Rocky rollout for Senate healthcare bill

The Senate healthcare bill had a rocky rollout on Thursday as Republican senators complained it doesn’t do enough to repeal ObamaCare or lower healthcare costs.

The blowback raised doubts over whether Senate Majority Leader Mitch McConnellAddison (Mitch) Mitchell McConnellTrump signs executive orders after coronavirus relief talks falter Coronavirus deal key to Republicans protecting Senate majority Coronavirus talks collapse as negotiators fail to reach deal MORE (R-Ky.) will be able to stick to his aggressive schedule of voting on the proposal next week. 

Senate Republicans control 52 seats and can only afford two defections, as every Democrat is expected to vote no. 


As of now, McConnell is at least two votes short of a majority — and maybe more.

Four conservative Republican senators, Sen. Rand PaulRandal (Rand) Howard PaulTrump-backed Hagerty wins Tennessee GOP Senate primary Senators introduce bill to block Trump armed drone sale measure The Hill's Campaign Report: Trump's visit to battleground Ohio overshadowed by coronavirus MORE (R-Ky.), Mike LeeMichael (Mike) Shumway LeeOvernight Defense: Air Force general officially becomes first African American service chief | Senators introduce bill to block Trump armed drone sale measure | State Department's special envoy for Iran is departing the Trump administration Senators introduce bill to block Trump armed drone sale measure Trump signs major conservation bill into law MORE (Utah), Ted CruzRafael (Ted) Edward CruzPat Fallon wins GOP nomination in race to succeed DNI Ratcliffe The Hill's Morning Report - Presented by the Air Line Pilots Association - Negotiators 'far apart' as talks yield little ahead of deadline Wary GOP eyes Meadows shift from brick-thrower to dealmaker MORE (Texas) and Ron JohnsonRonald (Ron) Harold JohnsonBlumenthal calls for declassification of materials detailing Russian threat to US elections Democrats try to force Trump to boost medical supplies production GOP chairmen hit back at accusation they are spreading disinformation with Biden probe MORE (Wis.), released a statement Thursday afternoon announcing they don’t support the legislation, though they are open to negotiation. 

On the other side of the GOP’s ideological spectrum, several moderates voiced misgivings about the bill’s impact on constituents enrolled in Medicaid. 

Sen. Dean HellerDean Arthur HellerOn The Trail: Democrats plan to hammer Trump on Social Security, Medicare Lobbying World Democrats spend big to put Senate in play MORE (R-Nev.), the most vulnerable Republican senator facing reelection next year, said he has “serious concerns about the bill’s impact on the Nevadans who depend on Medicaid.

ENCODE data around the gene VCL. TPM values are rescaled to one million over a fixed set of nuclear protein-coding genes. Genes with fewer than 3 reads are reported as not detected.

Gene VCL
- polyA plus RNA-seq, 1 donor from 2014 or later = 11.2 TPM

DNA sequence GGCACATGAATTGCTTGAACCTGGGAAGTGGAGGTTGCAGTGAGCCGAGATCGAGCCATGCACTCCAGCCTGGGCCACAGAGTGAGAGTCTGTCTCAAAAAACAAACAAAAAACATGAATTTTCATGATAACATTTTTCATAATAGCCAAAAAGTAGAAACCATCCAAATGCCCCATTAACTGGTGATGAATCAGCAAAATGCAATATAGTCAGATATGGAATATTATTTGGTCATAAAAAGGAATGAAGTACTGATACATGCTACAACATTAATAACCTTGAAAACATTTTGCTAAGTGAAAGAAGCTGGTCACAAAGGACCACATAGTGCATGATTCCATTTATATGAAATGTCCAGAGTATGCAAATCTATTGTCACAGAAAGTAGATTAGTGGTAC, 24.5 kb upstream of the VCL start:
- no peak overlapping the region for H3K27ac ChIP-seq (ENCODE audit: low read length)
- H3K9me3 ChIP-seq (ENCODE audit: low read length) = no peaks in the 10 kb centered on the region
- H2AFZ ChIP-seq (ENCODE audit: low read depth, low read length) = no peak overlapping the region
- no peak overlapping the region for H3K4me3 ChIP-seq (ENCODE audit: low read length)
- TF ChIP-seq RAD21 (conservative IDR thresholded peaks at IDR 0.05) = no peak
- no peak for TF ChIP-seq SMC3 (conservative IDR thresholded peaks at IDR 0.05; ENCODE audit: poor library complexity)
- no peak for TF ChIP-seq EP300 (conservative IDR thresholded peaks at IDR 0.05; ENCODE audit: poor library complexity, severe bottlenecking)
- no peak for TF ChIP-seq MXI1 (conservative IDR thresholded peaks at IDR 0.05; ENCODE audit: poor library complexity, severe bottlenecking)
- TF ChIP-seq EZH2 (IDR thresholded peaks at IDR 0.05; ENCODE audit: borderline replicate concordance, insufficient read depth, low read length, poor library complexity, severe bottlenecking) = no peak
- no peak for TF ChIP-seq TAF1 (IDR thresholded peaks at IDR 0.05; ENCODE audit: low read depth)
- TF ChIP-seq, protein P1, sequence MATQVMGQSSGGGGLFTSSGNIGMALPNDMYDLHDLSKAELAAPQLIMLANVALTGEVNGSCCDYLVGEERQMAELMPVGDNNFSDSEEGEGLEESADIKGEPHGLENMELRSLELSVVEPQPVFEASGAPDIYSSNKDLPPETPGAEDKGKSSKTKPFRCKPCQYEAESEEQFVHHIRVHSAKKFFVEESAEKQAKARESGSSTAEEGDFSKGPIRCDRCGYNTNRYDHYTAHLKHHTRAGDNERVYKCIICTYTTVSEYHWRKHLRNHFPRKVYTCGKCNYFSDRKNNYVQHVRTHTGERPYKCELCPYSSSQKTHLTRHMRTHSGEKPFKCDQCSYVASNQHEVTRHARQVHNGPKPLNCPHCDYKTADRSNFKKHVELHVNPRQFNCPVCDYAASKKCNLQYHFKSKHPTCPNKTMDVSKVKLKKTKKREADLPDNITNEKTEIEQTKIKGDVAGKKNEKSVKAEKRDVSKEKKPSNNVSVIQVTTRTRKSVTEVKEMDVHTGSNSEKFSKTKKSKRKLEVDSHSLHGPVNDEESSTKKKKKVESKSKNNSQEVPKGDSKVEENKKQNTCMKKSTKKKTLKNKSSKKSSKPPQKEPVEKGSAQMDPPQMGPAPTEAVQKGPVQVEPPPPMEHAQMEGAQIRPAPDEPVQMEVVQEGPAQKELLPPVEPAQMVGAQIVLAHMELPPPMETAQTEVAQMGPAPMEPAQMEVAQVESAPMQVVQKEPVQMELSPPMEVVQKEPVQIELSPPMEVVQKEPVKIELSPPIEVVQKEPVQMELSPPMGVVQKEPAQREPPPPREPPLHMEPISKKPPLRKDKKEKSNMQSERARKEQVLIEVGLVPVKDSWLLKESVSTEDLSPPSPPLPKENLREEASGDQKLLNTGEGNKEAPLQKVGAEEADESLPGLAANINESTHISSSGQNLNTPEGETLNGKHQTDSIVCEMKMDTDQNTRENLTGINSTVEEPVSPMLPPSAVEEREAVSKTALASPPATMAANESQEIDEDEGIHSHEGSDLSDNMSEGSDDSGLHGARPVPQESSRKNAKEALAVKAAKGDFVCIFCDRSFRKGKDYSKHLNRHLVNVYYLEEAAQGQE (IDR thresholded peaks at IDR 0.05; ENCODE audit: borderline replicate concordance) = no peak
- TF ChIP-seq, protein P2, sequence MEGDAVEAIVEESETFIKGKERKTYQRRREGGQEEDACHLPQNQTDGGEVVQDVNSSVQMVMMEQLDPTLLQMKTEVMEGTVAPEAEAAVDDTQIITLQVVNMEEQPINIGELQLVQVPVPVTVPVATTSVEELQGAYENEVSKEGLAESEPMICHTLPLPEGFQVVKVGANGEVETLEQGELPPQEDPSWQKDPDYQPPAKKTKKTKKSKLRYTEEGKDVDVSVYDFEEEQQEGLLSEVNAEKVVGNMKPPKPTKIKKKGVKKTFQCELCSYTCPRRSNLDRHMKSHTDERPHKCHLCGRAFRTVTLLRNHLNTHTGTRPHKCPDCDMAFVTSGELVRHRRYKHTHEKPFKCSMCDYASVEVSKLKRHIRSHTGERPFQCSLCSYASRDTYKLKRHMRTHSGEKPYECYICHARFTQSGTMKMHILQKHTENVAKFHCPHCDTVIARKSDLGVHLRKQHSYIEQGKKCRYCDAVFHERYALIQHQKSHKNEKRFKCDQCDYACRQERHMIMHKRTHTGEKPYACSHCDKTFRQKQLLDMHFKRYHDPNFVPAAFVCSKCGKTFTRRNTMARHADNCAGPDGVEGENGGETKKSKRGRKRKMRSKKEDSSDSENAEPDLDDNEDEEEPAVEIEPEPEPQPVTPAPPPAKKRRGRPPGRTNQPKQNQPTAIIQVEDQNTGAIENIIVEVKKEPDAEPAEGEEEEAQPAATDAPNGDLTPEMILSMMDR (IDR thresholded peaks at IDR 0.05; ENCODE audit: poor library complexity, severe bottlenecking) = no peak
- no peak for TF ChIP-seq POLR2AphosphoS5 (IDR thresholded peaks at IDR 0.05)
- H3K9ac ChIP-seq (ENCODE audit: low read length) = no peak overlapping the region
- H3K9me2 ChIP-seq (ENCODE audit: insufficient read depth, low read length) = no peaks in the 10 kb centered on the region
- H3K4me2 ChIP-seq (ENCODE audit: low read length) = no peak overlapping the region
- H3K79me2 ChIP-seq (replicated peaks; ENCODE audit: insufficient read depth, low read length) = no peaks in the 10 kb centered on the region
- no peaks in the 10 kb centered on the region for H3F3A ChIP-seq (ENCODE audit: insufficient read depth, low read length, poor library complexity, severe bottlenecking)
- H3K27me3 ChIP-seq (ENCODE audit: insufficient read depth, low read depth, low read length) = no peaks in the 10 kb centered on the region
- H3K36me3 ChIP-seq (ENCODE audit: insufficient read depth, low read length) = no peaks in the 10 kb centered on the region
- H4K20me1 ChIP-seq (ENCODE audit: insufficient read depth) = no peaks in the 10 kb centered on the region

Sen. Susan CollinsSusan Margaret CollinsCoronavirus deal key to Republicans protecting Senate majority From a Republican donor to Senate GOP: Remove marriage penalty or risk alienating voters The Hill's Campaign Report: Trump's visit to battleground Ohio overshadowed by coronavirus MORE (R-Maine), another centrist, criticized the bill’s effort to rein in Medicare costs starting in 2025 by indexing it to a lower inflation measure than what House Republicans used in their bill.  

“It is lower than the cost of medical inflation and would translate into literally billions of dollars of cuts and that would mean states would be faced with very unpalatable cases of restricting eligibility or allowing rural hospitals to go under," she said in a statement. 

Sen. Rob PortmanRobert (Rob) Jones PortmanNot a pretty picture: Money laundering and America's art market Pessimism grows as coronavirus talks go down to the wire Senators holding behind-the-scenes talks on breaking coronavirus package stalemate MORE (R-Ohio) said he continues “to have real concerns about the Medicaid policies in this bill, especially those that impact drug treatment at a time when Ohio is facing an opioid epidemic.”


Facing a momentous vote that could define their careers, nervous GOP lawmakers are hitting the brakes to give themselves more time to review the legislation and check in with constituents, stakeholder groups and home-state officials.

"I don't see how I can get the information I'm going to need to get to yes within a week," Johnson told reporters, adding he wants to speak to doctors and hospitals.

GOP leaders pushed back on talk of delaying the vote until after the July 4 recess, saying there are other agenda items that need attention and that delay accomplishes little. 

“It doesn’t get any easier,” said Senate Republican Whip John CornynJohn CornynCOVID-19 bill limiting liability would strike the wrong balance From a Republican donor to Senate GOP: Remove marriage penalty or risk alienating voters Skepticism grows over Friday deadline for coronavirus deal MORE (Texas). “We’ve got other things we need to do, like the defense authorization bill.”